A Newly Reattributed Michelangelo Drawing Could Fetch $30 Million at Christie’s Paris Next Month
The drawing last sold in 1907 at the Hôtel Drouot auction house as a work of the school of Michelangelo.
A previously unknown drawing by Michelangelo is going up for sale at Christie’s Paris next month and could fetch a startling €30 million ($32.8 million).
The rare work depicting a nude man standing between two figures dates from early in the Renaissance master’s career. It was previously attributed to the school of the artist, and is now one of a handful of Michelangelo drawings remaining in private hands.
“Everyone at Christie’s involved in this sale is deeply honored by the opportunity to present a work of this magnitude,” Christie’s France chair, Cécile Verdier, said in a statement. “A major discovery in the history of art, the sale of this drawing is also a momentous event for the art market.”
The work is being offered for a second time after its original sale was scuppered by the French government, which designated the drawing a national treasure and placed an export bar on it for 30 months. The bar, now expired, has been lifted, allowing Christie’s to take it on a whistlestop worldwide tour with stops in Hong Kong and New York before the sale next month.
The drawing last sold in 1907 at the Hôtel Drouot auction house in Paris as a work of the school of Michelangelo. It was first attributed to the master himself in 2019, after it was spotted by Christie’s Old Masters specialist Furio Rinaldi, now curator of drawings and prints at the Fine Arts Museums of San Francisco.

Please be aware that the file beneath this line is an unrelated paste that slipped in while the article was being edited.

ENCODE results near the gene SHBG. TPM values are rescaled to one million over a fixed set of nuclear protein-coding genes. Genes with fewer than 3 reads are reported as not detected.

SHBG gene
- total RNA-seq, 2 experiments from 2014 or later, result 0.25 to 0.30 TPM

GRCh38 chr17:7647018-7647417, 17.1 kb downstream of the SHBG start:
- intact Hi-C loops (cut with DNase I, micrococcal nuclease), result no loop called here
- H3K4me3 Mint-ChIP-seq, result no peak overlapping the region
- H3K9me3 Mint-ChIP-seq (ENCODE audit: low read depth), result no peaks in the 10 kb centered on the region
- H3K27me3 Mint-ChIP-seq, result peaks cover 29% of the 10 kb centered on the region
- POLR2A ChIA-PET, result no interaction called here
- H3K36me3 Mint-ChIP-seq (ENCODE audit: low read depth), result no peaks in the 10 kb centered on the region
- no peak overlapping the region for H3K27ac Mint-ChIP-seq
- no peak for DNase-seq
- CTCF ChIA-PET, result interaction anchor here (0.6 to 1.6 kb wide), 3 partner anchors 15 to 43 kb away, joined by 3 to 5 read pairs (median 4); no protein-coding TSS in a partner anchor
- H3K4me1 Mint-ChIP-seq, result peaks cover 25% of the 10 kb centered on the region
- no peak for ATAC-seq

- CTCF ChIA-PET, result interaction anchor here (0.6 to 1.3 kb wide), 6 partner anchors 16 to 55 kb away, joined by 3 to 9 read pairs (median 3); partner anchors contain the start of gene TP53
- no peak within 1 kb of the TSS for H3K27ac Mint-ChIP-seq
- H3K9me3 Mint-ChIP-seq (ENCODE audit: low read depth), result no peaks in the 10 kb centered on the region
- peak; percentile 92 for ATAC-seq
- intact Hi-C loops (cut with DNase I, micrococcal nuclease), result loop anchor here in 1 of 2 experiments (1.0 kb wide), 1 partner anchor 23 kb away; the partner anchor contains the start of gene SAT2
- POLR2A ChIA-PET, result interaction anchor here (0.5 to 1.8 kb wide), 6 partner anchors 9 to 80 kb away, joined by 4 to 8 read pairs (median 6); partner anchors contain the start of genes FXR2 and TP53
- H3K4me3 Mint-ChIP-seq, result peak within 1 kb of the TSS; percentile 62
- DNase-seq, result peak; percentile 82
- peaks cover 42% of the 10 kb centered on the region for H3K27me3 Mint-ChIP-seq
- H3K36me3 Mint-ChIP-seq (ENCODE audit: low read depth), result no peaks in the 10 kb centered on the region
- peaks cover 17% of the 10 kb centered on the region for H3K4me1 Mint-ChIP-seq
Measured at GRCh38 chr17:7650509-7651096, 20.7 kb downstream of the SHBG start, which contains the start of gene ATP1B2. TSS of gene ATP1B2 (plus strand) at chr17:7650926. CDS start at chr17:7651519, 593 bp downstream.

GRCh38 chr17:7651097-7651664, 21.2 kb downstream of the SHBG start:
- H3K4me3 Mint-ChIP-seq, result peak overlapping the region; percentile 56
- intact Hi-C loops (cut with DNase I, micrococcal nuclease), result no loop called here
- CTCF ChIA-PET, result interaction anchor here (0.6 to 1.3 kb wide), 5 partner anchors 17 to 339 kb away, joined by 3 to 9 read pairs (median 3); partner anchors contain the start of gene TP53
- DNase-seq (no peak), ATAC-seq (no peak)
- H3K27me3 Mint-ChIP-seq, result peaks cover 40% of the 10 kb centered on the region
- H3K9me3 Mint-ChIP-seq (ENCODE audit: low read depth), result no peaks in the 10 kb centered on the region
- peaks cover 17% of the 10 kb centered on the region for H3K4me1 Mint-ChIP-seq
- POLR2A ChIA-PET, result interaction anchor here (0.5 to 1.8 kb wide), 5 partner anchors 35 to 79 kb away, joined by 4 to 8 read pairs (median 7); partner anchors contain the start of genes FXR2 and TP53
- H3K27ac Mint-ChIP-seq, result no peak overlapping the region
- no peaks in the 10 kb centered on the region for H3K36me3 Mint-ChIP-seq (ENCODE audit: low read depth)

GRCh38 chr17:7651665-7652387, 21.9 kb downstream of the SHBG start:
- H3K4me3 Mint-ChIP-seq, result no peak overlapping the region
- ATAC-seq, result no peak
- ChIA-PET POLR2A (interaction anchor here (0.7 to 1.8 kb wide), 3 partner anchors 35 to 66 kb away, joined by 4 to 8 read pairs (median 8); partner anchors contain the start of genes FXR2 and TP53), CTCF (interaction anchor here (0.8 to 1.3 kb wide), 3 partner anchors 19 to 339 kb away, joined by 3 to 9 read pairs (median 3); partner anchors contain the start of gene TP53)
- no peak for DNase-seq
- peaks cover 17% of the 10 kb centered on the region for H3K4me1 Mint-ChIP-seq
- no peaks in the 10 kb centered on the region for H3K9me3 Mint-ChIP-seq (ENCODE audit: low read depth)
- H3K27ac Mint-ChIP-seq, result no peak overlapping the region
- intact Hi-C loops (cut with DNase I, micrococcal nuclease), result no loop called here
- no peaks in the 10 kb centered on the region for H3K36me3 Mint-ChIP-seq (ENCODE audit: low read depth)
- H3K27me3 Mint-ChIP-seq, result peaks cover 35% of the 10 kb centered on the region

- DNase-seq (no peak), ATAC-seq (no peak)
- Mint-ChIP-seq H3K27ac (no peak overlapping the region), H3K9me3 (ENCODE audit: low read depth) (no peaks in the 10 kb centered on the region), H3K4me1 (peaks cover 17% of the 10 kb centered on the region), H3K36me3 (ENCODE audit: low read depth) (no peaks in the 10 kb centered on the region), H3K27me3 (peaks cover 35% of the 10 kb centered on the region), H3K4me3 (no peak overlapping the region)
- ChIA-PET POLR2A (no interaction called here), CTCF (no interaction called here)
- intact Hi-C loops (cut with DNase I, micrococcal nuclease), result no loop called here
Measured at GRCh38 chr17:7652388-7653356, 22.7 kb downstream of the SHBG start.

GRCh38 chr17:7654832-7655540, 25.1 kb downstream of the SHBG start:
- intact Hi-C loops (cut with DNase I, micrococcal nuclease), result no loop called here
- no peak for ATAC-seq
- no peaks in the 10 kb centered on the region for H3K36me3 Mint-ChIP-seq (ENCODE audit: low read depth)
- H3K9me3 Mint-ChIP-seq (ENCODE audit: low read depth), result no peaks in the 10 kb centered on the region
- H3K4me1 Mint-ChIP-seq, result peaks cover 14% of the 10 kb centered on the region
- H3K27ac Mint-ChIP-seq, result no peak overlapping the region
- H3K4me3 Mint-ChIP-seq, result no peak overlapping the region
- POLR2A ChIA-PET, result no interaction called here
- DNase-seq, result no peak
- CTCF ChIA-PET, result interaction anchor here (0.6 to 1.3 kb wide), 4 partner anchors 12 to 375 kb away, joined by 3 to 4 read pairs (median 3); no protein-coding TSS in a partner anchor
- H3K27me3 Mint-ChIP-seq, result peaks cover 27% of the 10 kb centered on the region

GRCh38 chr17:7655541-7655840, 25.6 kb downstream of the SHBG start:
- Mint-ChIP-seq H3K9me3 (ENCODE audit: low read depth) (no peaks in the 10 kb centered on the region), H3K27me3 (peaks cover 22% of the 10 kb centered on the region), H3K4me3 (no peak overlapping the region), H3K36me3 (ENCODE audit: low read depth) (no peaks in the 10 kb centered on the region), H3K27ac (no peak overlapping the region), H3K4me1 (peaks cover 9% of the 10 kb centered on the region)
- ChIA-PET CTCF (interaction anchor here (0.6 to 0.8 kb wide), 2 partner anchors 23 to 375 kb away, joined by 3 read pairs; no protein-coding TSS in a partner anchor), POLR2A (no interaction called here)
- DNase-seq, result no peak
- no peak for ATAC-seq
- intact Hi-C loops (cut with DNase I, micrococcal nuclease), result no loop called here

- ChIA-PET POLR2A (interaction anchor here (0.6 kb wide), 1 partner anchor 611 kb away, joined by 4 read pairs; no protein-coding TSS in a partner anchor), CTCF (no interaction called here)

Rinaldi’s reattribution has since found the support of art historian Paul Joannides, an authority on the artist and author of the complete catalogue of drawings by Michelangelo and his school in the Ashmolean Museum and the Louvre.
Created by the young artist in Florence towards the end of the 15th century, it is among Michelangelo’s earliest surviving nude studies. According to Christie’s, it is likely the earliest surviving one.
The nude figure, sketched in two shades of brown ink, is based on the shivering man depicted in Masaccio’s Baptism of the Neophytes fresco at Santa Maria del Carmine in Florence.
In a statement, Christie’s international head of Old Masters drawings, Stijn Alsteens, likened the rare market moment to the 2001 discovery of a Michelangelo drawing at Castle Howard, which sold for $8.4 million at Sotheby’s.
“The drawing is one of the best of fewer than 10 works on paper by Michelangelo still in private hands, and will become a touchstone for every discussion of the early part of the artist’s long career,” Alsteens said.
The work will be offered on May 18 during the auction house’s Old Masters and 19th-century art sale in Paris.
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